Harper Government Announces $100M Investment to Support Victims of Violence and Their Children
Investment focuses on helping communities and health professionals to prevent, detect and combat family violence and child abuse.
Toronto, ON –
Today, Minister of Health Rona Ambrose announced a 10-year, $100 million investment to prevent, detect and combat family violence and child abuse, just one of the many ways the Government of Canada is delivering on its commitment to stand up for victims.
Family violence is an important issue that unfortunately affects many Canadians across the country.
Long-term exposure to family violence can have devastating health affects on victims including, substance abuse, mental illness, suicidal behaviours, and chronic illnesses such as heart disease. The impacts are far reaching, affecting communities, workplaces, and society as a whole.
The investment will support victims of violence and their children through a multi-faceted approach that will:
- Better equip health professionals with the information and training they need to safely support victims of domestic violence and child abuse;
- Improve the health and well-being of victims of violence in their communities;
- Enhance access to mental health counselling for victims of violence; and
- Support and enhance organizations and partnerships that provide integrated services to victims of violence.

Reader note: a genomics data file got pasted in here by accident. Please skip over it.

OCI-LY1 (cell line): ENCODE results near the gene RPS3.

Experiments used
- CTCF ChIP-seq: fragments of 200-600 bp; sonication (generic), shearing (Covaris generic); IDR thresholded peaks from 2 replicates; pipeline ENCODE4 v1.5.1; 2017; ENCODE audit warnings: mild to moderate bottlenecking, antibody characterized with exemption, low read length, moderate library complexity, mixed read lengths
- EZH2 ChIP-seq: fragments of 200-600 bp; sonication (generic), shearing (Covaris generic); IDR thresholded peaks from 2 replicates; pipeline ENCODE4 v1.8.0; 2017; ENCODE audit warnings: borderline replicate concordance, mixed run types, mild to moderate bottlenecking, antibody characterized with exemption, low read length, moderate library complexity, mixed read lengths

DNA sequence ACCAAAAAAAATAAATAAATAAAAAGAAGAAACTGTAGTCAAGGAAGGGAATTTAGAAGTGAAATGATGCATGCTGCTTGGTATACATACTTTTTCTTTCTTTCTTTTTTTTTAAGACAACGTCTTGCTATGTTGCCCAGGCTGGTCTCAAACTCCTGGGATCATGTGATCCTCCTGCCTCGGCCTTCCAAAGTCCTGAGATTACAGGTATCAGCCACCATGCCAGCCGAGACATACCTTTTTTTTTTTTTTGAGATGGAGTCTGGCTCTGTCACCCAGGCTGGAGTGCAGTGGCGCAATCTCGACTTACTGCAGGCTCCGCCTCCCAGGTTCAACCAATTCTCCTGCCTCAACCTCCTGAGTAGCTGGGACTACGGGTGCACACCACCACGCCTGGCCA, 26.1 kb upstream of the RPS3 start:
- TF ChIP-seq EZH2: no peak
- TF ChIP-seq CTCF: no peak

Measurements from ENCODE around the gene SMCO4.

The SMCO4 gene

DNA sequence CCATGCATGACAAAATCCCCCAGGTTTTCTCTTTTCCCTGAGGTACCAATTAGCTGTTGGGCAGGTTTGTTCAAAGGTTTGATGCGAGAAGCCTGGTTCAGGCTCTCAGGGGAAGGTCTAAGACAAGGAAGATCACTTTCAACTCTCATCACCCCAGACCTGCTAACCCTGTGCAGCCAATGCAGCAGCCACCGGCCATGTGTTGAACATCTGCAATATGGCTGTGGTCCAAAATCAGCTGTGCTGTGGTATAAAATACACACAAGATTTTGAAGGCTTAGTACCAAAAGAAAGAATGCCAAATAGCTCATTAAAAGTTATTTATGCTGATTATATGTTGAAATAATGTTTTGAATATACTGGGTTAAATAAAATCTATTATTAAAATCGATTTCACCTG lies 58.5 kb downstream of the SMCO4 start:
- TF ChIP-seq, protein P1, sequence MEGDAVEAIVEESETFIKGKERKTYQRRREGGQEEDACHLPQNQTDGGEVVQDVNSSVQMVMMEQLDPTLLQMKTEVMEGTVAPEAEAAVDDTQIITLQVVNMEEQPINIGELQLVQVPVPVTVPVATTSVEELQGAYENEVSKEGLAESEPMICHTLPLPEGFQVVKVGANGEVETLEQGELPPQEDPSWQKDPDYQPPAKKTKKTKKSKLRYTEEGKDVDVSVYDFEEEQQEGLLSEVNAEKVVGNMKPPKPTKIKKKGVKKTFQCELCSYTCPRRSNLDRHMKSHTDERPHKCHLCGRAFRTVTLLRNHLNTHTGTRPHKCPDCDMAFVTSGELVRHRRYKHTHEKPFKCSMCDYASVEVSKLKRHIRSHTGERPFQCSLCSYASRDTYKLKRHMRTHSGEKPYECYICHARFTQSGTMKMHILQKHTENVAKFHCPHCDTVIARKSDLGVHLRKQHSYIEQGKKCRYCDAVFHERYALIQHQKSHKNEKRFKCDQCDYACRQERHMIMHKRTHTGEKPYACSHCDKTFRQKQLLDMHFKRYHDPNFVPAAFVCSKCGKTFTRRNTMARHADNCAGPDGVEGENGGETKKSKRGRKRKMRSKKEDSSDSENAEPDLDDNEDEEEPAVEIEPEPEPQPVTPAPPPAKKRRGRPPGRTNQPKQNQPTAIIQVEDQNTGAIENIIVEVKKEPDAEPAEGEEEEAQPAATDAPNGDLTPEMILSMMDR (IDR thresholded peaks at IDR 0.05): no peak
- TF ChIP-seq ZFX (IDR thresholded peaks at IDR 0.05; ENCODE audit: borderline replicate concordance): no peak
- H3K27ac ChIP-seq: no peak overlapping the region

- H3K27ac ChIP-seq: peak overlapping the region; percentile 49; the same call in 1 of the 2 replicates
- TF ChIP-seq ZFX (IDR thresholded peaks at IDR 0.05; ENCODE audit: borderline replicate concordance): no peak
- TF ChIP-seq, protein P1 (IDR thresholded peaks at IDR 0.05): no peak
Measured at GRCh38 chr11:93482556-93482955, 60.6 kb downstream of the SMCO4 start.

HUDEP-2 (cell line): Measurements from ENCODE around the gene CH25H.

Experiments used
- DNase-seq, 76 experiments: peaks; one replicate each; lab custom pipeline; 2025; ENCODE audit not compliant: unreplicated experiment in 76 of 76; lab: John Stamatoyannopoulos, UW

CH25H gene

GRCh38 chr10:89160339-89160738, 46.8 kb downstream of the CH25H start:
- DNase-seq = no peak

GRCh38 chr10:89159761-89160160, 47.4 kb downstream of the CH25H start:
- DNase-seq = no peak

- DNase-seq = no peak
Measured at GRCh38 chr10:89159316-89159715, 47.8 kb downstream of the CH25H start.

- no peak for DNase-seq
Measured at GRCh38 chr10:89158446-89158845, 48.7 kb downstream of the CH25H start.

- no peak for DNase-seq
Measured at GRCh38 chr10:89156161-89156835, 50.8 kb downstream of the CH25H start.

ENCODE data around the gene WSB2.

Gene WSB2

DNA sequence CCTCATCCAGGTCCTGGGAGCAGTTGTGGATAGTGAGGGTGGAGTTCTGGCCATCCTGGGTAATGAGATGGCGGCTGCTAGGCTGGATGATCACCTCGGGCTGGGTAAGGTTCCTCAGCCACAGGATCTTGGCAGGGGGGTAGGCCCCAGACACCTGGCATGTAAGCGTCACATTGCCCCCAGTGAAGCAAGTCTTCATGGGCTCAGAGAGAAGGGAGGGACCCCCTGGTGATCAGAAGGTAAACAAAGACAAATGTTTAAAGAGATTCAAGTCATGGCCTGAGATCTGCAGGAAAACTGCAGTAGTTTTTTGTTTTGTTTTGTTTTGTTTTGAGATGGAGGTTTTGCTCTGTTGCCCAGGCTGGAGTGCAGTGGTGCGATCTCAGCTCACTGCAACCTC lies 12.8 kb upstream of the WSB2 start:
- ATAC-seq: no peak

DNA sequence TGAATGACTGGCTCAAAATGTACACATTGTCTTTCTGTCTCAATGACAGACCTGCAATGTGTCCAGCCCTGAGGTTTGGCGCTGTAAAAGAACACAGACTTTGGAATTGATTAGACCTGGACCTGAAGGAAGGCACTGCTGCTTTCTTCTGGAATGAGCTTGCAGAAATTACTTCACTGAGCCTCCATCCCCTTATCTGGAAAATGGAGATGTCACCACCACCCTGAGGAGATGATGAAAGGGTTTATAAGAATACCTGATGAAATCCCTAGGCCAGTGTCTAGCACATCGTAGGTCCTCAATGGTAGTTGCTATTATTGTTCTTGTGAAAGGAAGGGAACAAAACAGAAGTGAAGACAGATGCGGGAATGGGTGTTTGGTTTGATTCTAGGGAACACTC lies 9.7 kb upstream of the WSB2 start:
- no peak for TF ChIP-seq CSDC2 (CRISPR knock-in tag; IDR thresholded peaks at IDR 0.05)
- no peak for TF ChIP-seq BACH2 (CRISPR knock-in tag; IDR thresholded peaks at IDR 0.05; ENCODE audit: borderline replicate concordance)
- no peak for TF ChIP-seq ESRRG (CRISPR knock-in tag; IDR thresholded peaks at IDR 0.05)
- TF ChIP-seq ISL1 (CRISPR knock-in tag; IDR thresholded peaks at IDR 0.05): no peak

The investment will be administered through the Public Health Agency of Canada ($7 million/year) and Health Canada ($3 million/year), for a total of $10 million annually for the next 10 years.
This investment will cover a wide variety of programming across sectors, designed to support victims’ physical and mental well-being. Examples may range from peer support groups to using different types of physical activity to aid in victims’ recovery and healing from violence.
The first project to be supported through this investment is a $4.1 million project over three years to develop pan-Canadian guidance and education materials that will help health professionals better support the needs of victims of violence. This project will be led by the Preventing Violence Across the Lifespan (PreVAiL) research network and the BC Centre of Excellence for Women’s Health.
In addition, today, the Minister launched a Call for Proposals for organizations to submit applications to advance community-based projects that support victims of domestic violence and child abuse and those at risk of these forms of violence.
- Family violence refers to a range of abusive behaviours that occur within relationships, including physical, sexual, emotional and financial abuse, as well as neglect. Domestic violence and child abuse are two predominant forms of family violence.
- In 17% of family violence cases, the accused was a parent. In 11% of cases, the accused was the victim’s child.
- In 2011, family violence accounted for approximately 25% of all violent crimes reported to police. This figure is underestimated given that many incidents go unreported. Nearly half of all victims of family violence were victimized by a current or former spouse.
- In Canada, almost 7 of 10 family violence victims are female and 30% of Canadian women experience intimate partner violence at some point in their lifetime.
- In 2009, the estimated total economic impact of spousal violence in Canada was $7.4 billion. This figure includes costs to the justice system and the costs borne by victims and their family members.